For Adults Only…at $6.50 a pop too

 

 

I fully acknowledge that this is likely another trend that the hipsters have plowed through similar to tacos, burgers and anything with kale but I’m hoping it is short lived.  We have already removed a good portion of our children’s ability to be kids with social media stimulation and fears to let them explore their own neighbourhoods.  Let’s give them their ice cream back for Sweet Jesus sakes.

Blows to Canadiana Which Depress me More than a Polar Bear from Central Park

As I sit here on Canada day weekend listening to fireworks exploding in the distance I figure there was no better time to pay  homage to Gord Downie. His tragic diagnosis of terminal brain cancer is no secret and the outpourings have been coming in ever since. I can attempt to recreate these glowing tributes but instead I think I will focus on how the Hip have influenced me since the late eighties:

  1. Food-They taught me to eat my chicken slow and, as a Christian, to be wary of coconut cream.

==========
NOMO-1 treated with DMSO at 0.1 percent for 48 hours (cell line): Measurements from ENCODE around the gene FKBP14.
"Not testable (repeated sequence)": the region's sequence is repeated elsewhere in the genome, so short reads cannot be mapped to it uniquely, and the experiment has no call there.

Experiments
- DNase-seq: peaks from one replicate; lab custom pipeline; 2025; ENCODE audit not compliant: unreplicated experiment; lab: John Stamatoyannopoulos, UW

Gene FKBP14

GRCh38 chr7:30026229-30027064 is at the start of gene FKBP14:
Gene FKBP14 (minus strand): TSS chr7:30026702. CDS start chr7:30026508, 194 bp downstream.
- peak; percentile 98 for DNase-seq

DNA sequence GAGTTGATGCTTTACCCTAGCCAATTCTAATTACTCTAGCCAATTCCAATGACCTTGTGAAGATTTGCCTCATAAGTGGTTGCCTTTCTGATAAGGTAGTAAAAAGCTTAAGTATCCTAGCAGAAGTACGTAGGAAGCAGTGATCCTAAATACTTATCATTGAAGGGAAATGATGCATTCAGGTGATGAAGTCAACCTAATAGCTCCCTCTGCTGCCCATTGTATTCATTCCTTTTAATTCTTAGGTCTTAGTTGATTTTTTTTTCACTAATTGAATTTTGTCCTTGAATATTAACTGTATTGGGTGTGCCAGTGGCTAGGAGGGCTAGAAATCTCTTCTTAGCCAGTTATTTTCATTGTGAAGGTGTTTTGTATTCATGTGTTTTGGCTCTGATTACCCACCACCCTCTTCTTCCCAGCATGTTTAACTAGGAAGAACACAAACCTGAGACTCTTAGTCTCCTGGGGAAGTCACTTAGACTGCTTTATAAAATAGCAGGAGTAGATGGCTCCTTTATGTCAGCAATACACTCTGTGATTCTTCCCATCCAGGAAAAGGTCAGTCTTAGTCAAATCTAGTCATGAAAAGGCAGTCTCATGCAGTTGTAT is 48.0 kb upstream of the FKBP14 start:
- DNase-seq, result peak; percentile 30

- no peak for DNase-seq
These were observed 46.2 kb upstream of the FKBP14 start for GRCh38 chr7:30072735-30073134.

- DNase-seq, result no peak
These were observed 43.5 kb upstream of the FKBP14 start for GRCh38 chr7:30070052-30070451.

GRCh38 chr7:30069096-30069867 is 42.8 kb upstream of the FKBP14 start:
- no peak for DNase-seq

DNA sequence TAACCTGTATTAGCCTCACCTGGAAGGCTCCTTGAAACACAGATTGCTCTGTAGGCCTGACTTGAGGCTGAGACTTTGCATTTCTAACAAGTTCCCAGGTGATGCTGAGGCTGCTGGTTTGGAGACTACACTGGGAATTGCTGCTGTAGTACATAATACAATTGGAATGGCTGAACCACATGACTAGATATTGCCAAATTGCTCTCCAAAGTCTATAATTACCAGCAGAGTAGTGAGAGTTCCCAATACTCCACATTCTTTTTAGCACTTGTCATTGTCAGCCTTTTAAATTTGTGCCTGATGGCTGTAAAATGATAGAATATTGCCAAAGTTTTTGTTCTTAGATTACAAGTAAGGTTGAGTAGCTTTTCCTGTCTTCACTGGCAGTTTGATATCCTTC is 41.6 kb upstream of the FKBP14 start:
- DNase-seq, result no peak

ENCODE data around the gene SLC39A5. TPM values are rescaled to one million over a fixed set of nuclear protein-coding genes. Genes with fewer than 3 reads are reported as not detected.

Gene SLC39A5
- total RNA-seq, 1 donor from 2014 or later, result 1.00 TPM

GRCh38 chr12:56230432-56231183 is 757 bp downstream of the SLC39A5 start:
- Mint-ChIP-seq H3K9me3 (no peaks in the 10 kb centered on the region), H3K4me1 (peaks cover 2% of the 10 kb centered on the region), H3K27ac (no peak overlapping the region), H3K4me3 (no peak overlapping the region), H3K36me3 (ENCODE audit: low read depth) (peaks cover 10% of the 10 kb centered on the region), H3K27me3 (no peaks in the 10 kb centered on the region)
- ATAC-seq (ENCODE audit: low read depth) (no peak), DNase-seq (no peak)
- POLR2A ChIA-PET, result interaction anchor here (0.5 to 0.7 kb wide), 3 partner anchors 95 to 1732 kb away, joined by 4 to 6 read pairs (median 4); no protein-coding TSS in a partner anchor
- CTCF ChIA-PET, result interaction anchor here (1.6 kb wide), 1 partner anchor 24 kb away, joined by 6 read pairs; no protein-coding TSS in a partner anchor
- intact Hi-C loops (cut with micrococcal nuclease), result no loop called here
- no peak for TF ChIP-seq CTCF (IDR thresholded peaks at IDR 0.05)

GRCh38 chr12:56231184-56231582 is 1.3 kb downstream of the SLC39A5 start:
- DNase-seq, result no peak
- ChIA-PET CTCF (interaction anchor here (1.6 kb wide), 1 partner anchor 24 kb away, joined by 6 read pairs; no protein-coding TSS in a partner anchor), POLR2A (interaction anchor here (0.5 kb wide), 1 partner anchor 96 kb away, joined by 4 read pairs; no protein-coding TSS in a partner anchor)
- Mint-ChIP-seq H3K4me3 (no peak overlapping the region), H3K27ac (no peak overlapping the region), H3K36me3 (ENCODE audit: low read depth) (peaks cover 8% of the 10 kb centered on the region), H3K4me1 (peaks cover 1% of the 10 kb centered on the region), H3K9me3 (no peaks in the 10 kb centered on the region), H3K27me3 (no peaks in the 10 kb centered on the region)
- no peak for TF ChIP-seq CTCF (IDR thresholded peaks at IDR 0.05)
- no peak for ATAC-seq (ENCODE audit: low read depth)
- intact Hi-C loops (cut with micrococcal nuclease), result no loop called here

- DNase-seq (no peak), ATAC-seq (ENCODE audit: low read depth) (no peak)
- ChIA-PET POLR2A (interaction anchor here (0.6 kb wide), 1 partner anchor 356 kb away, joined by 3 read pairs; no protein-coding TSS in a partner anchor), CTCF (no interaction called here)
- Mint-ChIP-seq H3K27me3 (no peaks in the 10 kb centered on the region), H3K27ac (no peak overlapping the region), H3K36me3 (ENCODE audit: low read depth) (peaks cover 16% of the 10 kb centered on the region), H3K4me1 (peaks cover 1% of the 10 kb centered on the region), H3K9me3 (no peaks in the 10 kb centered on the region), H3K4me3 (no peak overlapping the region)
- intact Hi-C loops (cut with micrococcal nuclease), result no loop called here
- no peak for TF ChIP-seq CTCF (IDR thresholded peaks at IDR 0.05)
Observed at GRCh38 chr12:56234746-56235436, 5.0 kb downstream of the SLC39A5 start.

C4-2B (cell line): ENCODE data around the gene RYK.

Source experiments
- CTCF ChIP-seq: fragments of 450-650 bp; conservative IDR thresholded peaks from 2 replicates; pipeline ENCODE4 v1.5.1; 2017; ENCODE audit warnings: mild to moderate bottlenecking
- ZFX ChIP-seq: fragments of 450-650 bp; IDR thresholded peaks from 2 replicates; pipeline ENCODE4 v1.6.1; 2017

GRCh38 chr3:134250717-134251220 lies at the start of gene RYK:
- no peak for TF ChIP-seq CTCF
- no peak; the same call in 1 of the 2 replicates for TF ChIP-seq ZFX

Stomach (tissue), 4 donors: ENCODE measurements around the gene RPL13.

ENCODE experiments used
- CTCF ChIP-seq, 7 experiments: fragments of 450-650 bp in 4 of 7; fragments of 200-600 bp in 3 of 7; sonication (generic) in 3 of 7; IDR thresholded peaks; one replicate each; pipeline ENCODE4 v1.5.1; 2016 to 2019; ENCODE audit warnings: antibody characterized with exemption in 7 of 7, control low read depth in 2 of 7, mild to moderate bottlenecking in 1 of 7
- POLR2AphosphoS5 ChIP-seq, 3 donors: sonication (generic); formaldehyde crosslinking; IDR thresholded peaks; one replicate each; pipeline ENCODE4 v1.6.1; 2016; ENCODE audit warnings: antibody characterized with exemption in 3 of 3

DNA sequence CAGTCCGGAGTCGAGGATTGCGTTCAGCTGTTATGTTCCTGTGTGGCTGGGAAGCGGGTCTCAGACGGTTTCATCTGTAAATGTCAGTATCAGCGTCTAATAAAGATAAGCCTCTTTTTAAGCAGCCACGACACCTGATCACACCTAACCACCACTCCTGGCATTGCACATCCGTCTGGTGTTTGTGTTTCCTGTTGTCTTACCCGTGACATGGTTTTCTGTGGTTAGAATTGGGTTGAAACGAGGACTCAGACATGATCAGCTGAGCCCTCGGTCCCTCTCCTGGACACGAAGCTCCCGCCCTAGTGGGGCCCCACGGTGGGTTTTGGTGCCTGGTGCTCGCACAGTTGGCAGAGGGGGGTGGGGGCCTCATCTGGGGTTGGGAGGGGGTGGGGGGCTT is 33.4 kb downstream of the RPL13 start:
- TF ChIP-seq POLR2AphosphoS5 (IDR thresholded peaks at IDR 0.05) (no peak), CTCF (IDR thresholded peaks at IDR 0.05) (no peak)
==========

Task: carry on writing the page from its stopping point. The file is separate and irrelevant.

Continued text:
2. Relationships-I’d like to meet a Thompson girl (even if she doesn’t give a fuck about hockey) and bring her down the highway to balmy Bobcaygeon for some Willie Nelson and wine.
  3. Fashion-Even if you loathe the leafs, it’s still OK to wear a 50 mission cap (which I willingly did as part of my university years).
  4. Geography– Give me a map and I can point out the 100th Meridian, dot a map at Chagrin Falls and tell you what’s in Sarnia.
  5. Travel- My ultimate goal on most road trips is taking the last American exit while looking for a place to happen and making stops (usually at triple Ds, James Beard winners or iconic eateries) along the way.
  6. Writing–  The hip allowed me to feel fully and completely comfortable about using two synonymic adverbs in the same sentence even in the midst of less than anti-social poets.